One never senses judgment from Dano, Kazan, Gyllenhaal, or Mulligan—they recognize that there’s beauty even in the mistakes we make in life. It’s what makes…
The cult of stupidity is irresistible to teenagers in a certain mood. It's a form of rebellion, maybe: If the real world is going to reject them, then they'll simply refuse to get it. Using jargon and incomprehension as weapons, they'll create their own alternate universe.
All of which is a torturous way to explain "Meet the Deedles," a movie with no other ambition than to create mindless slapstick and generate a series in the tradition of the "Bill & Ted" movies. The story involves twin brothers Stew and Phil Deedle (Steve Van Wormer and Paul Walker), slackers from Hawaii who find themselves in the middle of a fiendish plot to sabotage Old Faithful in Yellowstone National Park.
As the movie opens, Stew and Phil are hanging beneath a balloon being towed above the Hawaiian surf, while being pursued by a truant officer on a Jet Ski. Soon they're called on the carpet before their millionaire father (Eric Braeden), who snorts, "You will one day take over the entire Deedles empire--and you are surf bums!" His plan: Send them to Camp Broken Spirit, a monthlong experience in outdoor living that will turn them into men.
Through plot developments unnecessary to relate, the Deedles escape the camp experience, are mistaken for park ranger recruits, come under command of Ranger Pine (John Ashton), and stumble onto the solution to a mysterious infestation of prairie dogs.
Now prairie dogs can be cute, as anyone who has seen Disney's "The Living Prairie" nature documentary can testify. But in large numbers they look alarmingly like herds of rats, and the earth trembles (slightly) as they scurry across the park. Why so many prairie dogs? Because an evil former ranger named Slater (Dennis Hopper) has trained them to burrow out a cavern around Old Faithful, allowing him to redirect the geyser's boiling waters in the direction of New Faithful, to which he plans to sell tickets.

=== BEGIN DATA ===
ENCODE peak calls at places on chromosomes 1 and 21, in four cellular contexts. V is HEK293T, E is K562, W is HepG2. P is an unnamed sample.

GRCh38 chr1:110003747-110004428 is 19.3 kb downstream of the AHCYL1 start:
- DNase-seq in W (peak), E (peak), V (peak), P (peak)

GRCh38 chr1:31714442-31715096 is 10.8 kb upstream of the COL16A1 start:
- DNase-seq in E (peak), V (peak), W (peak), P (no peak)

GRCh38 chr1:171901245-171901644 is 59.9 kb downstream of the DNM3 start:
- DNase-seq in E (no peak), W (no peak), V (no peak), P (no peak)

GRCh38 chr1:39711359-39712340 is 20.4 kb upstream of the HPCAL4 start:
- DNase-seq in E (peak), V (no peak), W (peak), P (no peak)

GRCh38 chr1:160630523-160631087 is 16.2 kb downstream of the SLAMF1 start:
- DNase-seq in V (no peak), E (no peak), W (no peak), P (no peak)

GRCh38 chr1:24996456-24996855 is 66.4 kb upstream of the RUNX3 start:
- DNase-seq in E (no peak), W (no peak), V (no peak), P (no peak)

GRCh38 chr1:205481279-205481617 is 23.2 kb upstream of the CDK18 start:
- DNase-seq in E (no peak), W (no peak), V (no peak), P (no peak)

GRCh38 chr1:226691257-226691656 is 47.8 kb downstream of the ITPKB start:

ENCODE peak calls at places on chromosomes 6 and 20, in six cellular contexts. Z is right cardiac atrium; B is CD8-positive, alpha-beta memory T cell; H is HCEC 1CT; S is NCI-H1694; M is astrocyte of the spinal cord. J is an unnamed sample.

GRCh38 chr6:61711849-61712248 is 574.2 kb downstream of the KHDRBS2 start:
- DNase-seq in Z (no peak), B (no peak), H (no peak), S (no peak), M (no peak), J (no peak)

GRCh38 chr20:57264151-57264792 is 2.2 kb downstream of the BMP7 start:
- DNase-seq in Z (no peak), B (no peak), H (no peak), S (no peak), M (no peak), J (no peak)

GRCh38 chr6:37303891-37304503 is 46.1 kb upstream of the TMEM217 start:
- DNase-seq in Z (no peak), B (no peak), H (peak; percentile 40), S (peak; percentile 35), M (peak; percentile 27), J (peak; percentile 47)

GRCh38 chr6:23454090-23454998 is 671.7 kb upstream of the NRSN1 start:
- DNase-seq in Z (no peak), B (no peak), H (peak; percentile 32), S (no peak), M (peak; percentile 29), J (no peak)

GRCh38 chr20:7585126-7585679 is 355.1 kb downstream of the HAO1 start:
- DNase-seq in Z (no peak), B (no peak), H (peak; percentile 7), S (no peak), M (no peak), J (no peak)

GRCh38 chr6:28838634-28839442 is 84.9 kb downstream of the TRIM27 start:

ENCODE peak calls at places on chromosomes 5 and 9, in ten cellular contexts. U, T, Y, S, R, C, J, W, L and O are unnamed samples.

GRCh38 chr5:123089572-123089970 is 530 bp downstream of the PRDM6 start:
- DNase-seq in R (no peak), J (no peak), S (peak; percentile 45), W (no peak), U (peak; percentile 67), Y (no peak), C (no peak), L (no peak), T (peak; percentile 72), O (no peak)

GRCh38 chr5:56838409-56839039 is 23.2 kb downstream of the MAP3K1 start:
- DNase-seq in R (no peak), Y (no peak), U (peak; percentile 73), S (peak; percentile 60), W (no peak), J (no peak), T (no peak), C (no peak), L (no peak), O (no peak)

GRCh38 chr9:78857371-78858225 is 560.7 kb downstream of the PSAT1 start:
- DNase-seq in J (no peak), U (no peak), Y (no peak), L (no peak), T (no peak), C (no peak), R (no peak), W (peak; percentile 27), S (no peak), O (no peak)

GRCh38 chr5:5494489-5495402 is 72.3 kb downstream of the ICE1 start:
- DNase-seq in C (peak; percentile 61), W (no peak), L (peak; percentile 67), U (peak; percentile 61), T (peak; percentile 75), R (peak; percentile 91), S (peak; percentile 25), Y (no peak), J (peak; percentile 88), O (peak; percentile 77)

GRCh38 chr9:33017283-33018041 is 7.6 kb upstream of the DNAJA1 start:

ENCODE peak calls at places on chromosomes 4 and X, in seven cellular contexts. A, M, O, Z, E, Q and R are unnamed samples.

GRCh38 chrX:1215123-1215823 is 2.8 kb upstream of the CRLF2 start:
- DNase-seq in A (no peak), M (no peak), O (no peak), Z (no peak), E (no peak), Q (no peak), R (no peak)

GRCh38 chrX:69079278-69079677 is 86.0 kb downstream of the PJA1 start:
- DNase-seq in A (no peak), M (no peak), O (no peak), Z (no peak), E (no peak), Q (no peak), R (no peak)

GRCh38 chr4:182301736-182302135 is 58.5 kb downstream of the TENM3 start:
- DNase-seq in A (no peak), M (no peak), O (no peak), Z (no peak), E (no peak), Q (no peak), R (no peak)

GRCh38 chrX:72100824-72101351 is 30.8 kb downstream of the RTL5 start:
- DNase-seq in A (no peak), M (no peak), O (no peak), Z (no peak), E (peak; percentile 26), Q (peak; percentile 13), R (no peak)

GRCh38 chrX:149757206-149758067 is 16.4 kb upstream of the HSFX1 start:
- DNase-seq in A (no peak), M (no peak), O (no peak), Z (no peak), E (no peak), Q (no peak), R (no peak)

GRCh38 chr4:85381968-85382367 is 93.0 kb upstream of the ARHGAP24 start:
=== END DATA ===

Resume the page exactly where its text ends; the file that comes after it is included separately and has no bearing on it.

Hopper lives in the cavern, relaxing in his recliner and watching the surface on TV monitors. His sidekicks include Nemo, played by Robert Englund, Freddy of the "Nightmare on Elm Street" pictures. At one point he explains how he trained the prairie dogs, and I will add to my permanent memory bank the sound of Dennis Hopper saying, "Inject kibble into the dirt, and a-tunneling they would go." Study his chagrin when the Deedles employ Mentholatum Deep Heating Rub as a weapon in this war.
While he schemes, the Deedles fumble and blunder their way through ranger training, and Phil falls for Jesse (A.J. Langer), the pretty stepdaughter of Ranger Pine. There are a lot of stunts, involving mountains, truck crashes and river rapids, and then the big showdown over Old Faithful. The Deedles relate to everything in surfer terms. (Plowing into a snow bank, they cry, "We've landed in a Slurpy!") I am prepared to imagine a theater full of 11-year-old boys who might enjoy this movie, but I can't recommend it for anyone who might have climbed a little higher on the evolutionary ladder. The "Bill & Ted" movies had a certain sly self-awareness that this one lacks. Maybe that's a virtue. Maybe it isn't.
This message came to me from a reader named Peter Svensland. He and a fr...
A review of Mike Flanagan's new horror series based on the Shirley Jackson novel, The Haunting of Hill House.
Peter Bogdanovich, film historian and filmmaker, talks about Buster Keaton, the subject of his new documentary.
An epic essay on an epic comedy of the 1960s, now given deluxe treatment on Blu-ray and DVD by Criterion.